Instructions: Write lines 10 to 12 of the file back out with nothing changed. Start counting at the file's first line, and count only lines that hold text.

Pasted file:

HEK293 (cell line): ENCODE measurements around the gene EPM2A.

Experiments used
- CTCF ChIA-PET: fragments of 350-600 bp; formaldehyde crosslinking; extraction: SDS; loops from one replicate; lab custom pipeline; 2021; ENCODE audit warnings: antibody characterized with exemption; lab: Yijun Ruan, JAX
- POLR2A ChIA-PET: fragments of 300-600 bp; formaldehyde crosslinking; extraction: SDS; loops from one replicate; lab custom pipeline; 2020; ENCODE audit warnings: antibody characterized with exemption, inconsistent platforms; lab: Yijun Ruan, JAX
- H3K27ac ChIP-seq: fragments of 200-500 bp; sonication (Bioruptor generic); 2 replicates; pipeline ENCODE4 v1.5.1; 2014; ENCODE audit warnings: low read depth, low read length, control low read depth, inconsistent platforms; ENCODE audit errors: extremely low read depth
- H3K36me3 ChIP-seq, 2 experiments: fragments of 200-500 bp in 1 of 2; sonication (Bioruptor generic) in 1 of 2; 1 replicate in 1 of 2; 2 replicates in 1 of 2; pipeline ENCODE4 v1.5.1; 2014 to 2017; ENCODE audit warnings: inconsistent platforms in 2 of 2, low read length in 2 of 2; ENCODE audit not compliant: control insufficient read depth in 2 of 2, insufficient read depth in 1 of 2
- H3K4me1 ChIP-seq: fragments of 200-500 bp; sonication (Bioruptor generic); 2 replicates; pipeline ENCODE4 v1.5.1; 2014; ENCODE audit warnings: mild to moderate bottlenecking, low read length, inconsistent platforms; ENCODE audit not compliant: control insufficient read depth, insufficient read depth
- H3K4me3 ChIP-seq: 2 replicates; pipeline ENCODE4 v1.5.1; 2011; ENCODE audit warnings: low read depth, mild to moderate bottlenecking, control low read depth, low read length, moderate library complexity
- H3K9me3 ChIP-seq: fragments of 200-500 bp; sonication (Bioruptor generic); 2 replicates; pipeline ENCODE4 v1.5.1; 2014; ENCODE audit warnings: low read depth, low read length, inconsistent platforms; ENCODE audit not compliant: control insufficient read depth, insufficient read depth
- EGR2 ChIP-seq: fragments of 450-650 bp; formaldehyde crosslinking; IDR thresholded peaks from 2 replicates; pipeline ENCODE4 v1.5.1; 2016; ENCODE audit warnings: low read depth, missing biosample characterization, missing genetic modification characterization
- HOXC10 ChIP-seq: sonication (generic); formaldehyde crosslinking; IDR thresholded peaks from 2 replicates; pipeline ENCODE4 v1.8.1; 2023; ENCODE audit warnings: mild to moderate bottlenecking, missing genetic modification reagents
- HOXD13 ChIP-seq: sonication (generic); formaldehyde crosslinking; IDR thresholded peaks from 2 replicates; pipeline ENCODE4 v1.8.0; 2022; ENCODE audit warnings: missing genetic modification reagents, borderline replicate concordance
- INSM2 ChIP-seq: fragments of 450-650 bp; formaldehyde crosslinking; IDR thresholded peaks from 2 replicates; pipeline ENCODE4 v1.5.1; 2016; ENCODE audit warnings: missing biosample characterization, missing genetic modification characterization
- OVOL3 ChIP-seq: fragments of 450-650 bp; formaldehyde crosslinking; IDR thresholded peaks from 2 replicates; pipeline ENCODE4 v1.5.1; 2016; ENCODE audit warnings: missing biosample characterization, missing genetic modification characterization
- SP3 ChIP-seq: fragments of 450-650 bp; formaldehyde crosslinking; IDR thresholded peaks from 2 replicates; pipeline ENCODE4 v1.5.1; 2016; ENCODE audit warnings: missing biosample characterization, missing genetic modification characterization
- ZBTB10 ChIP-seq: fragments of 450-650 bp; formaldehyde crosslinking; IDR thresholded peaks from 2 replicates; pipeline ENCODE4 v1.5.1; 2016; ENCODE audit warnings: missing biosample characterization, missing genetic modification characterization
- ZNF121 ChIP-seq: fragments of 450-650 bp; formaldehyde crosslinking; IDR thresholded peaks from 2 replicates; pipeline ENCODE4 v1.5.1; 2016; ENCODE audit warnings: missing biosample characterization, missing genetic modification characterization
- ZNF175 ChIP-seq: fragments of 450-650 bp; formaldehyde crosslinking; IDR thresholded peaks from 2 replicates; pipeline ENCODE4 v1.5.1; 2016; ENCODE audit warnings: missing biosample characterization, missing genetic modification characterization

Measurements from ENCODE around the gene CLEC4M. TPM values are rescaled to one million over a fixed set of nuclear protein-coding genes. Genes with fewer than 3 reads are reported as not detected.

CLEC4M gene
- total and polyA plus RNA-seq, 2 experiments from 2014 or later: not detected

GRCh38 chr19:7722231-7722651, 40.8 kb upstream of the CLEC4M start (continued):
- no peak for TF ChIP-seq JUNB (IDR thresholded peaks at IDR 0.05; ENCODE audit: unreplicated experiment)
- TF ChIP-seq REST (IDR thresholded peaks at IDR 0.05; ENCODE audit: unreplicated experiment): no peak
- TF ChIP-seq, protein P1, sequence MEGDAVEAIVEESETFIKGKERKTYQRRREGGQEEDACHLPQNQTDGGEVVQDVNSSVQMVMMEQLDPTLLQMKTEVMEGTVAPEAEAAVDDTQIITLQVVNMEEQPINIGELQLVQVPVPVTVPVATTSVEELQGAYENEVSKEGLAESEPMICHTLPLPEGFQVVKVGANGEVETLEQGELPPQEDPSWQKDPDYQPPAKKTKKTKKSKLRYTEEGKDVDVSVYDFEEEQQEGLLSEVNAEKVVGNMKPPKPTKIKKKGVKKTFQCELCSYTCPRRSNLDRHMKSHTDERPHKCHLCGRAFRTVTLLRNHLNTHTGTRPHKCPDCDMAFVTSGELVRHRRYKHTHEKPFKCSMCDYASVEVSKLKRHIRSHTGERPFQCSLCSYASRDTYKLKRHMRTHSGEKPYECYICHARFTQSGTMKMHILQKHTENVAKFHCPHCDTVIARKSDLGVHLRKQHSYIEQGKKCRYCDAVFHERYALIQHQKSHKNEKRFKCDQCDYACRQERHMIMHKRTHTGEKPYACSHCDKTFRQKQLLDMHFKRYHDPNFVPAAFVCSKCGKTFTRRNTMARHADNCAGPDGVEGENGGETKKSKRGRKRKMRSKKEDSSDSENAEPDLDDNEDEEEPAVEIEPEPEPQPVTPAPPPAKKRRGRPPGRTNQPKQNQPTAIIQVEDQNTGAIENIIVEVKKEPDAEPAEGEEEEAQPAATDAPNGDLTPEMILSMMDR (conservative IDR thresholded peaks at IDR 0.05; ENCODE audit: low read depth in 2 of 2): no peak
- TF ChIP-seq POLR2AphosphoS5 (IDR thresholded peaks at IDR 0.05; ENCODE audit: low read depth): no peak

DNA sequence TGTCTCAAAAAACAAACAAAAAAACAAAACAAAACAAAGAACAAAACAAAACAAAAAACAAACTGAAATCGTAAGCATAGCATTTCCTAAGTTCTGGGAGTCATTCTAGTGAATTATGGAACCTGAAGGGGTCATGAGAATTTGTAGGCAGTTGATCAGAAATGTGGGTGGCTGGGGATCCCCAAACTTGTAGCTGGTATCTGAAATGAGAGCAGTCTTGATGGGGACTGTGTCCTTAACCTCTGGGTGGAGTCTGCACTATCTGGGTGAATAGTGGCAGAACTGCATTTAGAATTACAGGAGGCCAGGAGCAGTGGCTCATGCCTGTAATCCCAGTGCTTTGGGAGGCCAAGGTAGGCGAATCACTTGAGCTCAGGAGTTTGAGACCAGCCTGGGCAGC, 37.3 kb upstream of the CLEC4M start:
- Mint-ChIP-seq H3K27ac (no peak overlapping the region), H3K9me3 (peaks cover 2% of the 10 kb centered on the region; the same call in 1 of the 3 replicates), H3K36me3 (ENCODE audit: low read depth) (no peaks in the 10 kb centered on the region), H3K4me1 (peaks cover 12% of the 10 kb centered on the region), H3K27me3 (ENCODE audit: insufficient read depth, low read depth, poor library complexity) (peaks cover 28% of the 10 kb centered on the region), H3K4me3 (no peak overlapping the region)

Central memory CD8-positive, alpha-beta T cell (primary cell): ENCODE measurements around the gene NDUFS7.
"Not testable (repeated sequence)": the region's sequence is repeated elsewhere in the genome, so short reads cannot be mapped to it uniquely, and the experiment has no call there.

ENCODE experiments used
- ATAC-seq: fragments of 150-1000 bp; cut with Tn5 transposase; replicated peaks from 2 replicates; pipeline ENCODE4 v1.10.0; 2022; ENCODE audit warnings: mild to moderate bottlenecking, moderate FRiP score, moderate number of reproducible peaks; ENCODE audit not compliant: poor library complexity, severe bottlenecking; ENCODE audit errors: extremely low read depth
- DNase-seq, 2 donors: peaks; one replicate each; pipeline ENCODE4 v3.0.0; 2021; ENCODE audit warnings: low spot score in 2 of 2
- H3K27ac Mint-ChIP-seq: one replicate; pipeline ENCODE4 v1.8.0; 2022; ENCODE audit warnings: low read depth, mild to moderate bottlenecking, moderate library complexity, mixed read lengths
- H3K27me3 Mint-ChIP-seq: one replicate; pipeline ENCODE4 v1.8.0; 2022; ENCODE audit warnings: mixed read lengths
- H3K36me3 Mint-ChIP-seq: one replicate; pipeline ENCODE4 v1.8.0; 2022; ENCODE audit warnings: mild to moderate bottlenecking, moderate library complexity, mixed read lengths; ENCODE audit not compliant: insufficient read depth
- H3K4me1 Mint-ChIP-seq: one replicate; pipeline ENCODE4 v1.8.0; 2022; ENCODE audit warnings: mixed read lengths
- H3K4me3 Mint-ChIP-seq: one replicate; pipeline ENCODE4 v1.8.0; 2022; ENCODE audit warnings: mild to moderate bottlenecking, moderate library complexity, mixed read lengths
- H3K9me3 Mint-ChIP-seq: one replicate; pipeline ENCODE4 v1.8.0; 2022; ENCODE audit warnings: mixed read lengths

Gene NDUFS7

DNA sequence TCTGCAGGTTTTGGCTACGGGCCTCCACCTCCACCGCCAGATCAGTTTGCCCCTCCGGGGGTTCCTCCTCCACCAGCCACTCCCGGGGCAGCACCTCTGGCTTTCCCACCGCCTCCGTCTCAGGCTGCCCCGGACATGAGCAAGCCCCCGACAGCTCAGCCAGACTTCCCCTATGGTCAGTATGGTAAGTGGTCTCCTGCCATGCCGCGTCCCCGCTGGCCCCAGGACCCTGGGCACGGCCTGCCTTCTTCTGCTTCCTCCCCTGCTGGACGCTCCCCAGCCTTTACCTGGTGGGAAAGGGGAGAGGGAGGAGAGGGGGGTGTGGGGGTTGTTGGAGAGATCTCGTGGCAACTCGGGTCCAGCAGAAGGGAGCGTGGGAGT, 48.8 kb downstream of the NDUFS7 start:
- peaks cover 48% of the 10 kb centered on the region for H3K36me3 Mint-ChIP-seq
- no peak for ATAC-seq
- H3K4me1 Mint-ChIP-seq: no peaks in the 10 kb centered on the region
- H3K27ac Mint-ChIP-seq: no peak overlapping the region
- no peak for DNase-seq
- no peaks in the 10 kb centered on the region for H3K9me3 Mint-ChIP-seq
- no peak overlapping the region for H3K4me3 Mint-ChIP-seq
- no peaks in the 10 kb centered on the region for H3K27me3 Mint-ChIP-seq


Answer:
- EGR2 ChIP-seq: fragments of 450-650 bp; formaldehyde crosslinking; IDR thresholded peaks from 2 replicates; pipeline ENCODE4 v1.5.1; 2016; ENCODE audit warnings: low read depth, missing biosample characterization, missing genetic modification characterization
- HOXC10 ChIP-seq: sonication (generic); formaldehyde crosslinking; IDR thresholded peaks from 2 replicates; pipeline ENCODE4 v1.8.1; 2023; ENCODE audit warnings: mild to moderate bottlenecking, missing genetic modification reagents
- HOXD13 ChIP-seq: sonication (generic); formaldehyde crosslinking; IDR thresholded peaks from 2 replicates; pipeline ENCODE4 v1.8.0; 2022; ENCODE audit warnings: missing genetic modification reagents, borderline replicate concordance